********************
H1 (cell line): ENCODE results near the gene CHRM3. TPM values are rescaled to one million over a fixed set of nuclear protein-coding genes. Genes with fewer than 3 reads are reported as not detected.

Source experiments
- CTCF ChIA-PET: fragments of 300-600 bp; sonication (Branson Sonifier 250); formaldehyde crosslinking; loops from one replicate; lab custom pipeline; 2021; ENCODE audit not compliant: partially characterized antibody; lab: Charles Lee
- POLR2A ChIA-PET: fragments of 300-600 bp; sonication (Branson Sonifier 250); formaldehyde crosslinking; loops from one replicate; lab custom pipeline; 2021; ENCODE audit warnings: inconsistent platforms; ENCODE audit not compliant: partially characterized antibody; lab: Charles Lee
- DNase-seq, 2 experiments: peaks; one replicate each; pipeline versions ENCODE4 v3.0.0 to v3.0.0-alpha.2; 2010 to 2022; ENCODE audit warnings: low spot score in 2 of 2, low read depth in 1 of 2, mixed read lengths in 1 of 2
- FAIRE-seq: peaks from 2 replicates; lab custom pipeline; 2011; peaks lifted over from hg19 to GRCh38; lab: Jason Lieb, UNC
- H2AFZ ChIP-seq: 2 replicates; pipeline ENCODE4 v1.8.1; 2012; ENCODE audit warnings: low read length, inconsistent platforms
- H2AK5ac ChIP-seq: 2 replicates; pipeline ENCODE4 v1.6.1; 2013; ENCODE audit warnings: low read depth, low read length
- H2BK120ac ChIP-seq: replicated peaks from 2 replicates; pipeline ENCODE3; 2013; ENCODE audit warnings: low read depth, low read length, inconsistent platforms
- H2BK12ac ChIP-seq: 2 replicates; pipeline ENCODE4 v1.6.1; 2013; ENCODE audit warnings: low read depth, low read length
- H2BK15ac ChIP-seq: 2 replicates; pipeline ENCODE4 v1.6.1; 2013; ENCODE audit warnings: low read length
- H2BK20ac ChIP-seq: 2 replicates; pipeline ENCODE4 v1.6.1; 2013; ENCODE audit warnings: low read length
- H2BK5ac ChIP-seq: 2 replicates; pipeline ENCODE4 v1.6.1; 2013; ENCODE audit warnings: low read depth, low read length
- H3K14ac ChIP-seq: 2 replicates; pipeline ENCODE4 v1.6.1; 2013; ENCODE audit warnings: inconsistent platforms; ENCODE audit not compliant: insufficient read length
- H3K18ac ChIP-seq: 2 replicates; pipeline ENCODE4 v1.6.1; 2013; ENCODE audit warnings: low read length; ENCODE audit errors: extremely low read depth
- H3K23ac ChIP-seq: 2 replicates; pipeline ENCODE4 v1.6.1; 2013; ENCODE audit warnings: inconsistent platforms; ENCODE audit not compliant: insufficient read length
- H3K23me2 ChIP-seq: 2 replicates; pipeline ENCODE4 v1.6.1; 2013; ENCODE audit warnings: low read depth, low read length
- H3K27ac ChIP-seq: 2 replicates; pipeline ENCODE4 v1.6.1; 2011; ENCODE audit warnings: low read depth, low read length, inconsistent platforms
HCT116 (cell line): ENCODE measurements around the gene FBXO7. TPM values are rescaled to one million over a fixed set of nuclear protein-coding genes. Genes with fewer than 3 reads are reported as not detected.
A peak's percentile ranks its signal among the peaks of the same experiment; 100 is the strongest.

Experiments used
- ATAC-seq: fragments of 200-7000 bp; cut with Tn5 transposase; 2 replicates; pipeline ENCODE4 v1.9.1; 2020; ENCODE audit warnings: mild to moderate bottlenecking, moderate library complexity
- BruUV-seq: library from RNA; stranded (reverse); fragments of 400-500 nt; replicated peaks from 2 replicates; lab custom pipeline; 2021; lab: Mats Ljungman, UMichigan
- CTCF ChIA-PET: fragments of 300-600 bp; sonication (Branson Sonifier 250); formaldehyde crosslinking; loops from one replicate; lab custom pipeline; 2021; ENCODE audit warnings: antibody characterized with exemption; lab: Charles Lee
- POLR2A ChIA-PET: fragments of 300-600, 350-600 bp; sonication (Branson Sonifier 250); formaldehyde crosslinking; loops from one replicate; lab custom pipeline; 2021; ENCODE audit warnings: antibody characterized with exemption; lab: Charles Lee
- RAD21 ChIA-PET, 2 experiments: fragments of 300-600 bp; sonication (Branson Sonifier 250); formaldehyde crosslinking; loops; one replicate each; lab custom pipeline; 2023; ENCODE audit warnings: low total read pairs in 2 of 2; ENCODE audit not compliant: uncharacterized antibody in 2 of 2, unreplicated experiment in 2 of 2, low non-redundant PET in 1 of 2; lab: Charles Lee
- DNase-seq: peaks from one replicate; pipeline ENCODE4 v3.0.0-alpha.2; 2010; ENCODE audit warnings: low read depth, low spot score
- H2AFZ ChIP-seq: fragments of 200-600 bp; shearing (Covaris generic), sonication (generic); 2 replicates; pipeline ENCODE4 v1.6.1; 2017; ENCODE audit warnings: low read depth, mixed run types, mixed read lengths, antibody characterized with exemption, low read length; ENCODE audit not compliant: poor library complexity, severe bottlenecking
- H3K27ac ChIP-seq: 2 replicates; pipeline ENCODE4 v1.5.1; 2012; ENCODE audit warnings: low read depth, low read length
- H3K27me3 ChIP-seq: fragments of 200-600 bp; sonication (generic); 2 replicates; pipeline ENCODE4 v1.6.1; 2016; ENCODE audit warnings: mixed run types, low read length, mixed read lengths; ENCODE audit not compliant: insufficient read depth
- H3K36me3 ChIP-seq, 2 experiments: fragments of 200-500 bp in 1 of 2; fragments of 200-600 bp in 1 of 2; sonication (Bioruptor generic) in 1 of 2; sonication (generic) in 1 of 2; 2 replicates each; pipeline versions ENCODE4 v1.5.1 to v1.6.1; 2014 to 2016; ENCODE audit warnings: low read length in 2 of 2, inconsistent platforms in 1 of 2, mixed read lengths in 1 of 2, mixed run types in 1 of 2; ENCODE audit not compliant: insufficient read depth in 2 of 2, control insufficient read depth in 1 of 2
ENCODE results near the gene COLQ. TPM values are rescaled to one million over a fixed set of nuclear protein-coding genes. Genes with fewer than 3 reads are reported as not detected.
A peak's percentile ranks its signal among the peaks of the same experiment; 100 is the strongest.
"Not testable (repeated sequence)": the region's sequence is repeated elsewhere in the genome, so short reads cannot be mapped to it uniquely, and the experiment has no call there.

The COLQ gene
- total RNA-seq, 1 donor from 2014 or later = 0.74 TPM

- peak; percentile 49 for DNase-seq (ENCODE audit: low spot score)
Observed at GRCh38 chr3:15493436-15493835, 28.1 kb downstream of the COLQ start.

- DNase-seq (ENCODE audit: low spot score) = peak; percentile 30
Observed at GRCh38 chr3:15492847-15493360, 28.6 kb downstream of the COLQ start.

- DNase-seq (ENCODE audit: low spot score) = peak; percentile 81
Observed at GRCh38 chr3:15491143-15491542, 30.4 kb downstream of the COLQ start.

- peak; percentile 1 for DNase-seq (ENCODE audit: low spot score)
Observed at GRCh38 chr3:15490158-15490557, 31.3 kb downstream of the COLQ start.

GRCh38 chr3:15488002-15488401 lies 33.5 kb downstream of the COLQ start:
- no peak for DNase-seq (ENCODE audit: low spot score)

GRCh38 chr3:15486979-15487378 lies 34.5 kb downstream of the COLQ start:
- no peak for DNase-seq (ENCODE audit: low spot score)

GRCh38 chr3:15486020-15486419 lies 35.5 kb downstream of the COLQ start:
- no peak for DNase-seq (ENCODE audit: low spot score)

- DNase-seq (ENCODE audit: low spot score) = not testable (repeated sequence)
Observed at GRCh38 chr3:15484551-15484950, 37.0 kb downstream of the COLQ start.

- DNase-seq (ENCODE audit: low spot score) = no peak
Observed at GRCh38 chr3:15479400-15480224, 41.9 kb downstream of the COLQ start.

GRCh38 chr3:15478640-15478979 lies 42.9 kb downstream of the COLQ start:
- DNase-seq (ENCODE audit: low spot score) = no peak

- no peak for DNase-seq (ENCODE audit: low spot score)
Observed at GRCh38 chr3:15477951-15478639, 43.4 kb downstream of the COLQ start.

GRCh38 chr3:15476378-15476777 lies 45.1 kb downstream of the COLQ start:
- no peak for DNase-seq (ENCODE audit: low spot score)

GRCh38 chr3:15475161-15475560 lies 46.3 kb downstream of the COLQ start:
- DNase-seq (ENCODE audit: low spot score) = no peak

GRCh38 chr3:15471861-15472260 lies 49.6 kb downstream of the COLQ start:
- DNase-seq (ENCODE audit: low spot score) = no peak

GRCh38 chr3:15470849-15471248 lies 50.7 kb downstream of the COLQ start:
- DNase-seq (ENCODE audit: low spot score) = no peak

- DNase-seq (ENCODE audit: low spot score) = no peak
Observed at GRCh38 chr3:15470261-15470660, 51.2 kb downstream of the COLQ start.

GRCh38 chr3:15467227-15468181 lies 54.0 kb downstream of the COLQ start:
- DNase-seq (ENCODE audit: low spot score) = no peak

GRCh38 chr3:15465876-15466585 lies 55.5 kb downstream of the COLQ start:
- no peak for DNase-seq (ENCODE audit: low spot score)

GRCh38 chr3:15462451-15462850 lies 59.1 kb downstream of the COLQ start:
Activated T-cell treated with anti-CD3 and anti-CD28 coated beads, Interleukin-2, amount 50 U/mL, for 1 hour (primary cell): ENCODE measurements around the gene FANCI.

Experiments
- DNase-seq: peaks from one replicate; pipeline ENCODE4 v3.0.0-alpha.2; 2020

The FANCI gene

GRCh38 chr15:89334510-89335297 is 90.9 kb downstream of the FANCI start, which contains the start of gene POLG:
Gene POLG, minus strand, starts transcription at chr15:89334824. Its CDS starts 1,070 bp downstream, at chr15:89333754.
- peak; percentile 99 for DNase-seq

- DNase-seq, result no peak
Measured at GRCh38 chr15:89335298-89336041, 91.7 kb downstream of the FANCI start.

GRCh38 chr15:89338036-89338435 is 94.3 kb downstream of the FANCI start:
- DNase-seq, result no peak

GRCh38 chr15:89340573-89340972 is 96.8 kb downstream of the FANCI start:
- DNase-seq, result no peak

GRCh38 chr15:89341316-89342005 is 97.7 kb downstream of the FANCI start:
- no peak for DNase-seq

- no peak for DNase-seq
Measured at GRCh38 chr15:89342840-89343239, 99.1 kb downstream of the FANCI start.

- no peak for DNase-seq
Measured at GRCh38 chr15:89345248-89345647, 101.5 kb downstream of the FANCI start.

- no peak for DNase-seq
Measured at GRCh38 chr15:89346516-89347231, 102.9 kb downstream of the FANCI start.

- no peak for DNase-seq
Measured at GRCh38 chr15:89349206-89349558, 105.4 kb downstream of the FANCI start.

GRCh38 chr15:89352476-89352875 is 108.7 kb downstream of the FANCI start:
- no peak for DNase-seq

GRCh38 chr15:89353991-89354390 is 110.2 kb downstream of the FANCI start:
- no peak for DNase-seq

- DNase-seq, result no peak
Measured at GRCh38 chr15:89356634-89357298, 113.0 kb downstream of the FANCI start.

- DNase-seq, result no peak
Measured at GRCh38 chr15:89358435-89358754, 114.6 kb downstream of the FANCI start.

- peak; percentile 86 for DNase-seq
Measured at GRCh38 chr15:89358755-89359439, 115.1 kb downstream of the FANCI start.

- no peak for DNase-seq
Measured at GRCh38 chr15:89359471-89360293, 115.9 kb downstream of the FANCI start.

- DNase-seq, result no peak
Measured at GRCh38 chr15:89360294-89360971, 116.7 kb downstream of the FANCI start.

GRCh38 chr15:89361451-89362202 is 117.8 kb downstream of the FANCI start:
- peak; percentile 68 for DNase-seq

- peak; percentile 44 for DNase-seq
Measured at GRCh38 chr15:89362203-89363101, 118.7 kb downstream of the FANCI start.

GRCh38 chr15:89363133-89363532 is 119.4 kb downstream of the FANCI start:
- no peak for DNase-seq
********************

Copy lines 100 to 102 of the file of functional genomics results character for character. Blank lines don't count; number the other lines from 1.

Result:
- no peak for DNase-seq

- DNase-seq, result no peak
Measured at GRCh38 chr15:89356634-89357298, 113.0 kb downstream of the FANCI start.